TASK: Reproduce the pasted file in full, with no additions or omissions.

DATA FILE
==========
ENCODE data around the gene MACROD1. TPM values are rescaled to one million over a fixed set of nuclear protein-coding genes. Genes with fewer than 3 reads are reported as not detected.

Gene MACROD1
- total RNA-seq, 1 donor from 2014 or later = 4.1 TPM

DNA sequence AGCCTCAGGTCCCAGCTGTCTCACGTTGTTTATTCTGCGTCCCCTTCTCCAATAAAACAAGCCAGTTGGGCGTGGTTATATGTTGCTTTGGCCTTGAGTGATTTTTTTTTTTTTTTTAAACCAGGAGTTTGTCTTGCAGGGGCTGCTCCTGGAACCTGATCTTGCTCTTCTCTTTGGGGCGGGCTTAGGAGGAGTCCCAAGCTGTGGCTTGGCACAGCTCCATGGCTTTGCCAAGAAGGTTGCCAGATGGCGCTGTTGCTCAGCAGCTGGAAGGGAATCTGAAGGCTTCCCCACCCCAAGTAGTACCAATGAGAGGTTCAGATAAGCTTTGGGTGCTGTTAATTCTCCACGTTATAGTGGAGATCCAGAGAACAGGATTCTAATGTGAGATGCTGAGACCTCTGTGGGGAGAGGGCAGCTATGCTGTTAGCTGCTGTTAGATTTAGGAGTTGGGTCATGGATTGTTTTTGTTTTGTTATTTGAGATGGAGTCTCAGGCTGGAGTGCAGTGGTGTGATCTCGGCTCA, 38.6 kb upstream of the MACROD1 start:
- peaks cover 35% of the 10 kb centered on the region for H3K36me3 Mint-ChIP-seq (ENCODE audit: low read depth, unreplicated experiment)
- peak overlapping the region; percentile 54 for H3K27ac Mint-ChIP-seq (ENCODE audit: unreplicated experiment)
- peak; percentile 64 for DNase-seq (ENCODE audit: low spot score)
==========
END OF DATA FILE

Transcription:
ENCODE data around the gene MACROD1. TPM values are rescaled to one million over a fixed set of nuclear protein-coding genes. Genes with fewer than 3 reads are reported as not detected.

Gene MACROD1
- total RNA-seq, 1 donor from 2014 or later = 4.1 TPM

DNA sequence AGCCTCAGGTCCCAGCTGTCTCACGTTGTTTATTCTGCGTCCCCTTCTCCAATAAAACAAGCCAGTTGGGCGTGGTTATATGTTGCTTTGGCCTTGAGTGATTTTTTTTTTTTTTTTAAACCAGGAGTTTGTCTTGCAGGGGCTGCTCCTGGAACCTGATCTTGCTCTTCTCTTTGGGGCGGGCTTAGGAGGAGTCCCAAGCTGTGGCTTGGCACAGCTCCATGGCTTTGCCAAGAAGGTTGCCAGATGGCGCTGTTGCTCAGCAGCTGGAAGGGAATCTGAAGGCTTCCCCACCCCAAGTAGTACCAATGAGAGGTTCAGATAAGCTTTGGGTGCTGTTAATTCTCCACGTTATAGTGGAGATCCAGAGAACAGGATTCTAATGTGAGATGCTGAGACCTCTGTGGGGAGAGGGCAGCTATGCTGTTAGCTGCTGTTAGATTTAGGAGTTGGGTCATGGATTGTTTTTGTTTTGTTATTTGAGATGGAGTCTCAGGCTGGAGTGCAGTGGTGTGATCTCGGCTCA, 38.6 kb upstream of the MACROD1 start:
- peaks cover 35% of the 10 kb centered on the region for H3K36me3 Mint-ChIP-seq (ENCODE audit: low read depth, unreplicated experiment)
- peak overlapping the region; percentile 54 for H3K27ac Mint-ChIP-seq (ENCODE audit: unreplicated experiment)
- peak; percentile 64 for DNase-seq (ENCODE audit: low spot score)